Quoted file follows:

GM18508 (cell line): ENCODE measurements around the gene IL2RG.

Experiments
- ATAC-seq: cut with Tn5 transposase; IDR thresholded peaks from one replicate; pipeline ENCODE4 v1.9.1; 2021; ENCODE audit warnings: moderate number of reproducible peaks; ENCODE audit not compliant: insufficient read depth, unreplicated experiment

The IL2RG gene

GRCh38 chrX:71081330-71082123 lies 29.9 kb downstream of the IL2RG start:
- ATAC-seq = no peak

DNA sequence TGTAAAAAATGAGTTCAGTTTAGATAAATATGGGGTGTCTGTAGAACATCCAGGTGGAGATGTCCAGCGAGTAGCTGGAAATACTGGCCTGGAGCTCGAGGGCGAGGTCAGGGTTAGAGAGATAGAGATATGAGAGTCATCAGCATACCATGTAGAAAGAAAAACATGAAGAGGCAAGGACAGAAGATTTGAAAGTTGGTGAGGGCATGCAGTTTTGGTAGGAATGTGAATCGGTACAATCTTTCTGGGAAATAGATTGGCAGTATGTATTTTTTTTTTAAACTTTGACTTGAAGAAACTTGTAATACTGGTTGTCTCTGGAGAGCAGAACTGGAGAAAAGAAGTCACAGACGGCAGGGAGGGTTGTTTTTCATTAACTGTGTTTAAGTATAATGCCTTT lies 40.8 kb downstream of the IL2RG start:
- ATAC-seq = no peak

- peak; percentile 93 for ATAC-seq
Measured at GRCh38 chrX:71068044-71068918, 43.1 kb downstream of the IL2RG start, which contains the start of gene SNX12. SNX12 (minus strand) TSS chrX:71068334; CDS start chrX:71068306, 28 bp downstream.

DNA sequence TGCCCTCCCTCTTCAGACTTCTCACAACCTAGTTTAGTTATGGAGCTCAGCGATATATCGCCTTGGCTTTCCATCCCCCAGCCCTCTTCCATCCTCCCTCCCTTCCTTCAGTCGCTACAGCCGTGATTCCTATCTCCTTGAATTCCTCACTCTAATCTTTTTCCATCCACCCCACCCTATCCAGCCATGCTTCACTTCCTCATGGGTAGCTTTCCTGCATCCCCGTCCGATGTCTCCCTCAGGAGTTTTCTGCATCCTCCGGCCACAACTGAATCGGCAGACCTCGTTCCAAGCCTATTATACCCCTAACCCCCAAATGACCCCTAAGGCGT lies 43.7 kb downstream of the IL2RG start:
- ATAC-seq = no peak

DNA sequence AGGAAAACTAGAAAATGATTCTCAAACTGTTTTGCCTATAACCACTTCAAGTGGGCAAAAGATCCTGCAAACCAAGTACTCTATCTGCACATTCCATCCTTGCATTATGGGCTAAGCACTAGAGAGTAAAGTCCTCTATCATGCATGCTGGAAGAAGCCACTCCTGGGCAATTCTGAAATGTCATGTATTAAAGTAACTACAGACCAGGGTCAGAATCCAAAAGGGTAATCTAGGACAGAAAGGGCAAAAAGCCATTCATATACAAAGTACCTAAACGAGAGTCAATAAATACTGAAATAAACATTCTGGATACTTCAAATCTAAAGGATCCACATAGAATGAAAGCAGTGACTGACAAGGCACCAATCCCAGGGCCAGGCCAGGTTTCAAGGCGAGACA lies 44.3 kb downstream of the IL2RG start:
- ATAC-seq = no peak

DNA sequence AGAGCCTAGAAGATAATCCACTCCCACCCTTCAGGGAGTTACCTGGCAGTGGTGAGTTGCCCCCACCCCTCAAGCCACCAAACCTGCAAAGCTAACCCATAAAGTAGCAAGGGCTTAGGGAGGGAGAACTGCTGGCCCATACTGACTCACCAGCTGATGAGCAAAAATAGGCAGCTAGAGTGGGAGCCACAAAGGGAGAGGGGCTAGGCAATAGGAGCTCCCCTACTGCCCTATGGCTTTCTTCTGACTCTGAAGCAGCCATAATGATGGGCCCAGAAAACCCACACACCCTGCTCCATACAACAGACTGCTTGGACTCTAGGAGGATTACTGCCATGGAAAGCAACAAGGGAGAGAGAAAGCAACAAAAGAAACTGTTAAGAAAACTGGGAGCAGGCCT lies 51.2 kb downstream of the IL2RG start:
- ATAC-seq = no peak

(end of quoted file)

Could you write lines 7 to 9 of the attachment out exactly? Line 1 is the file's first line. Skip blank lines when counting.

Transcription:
DNA sequence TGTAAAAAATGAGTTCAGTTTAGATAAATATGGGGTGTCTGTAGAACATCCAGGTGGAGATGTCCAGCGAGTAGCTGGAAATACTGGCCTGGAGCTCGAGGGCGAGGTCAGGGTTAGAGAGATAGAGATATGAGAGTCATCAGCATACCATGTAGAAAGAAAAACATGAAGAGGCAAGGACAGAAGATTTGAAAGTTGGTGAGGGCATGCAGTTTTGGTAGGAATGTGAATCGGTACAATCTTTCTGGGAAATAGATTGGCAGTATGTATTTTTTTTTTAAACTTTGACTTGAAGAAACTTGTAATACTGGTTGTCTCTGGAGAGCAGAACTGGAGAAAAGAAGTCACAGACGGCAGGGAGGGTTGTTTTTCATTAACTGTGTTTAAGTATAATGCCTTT lies 40.8 kb downstream of the IL2RG start:
- ATAC-seq = no peak

- peak; percentile 93 for ATAC-seq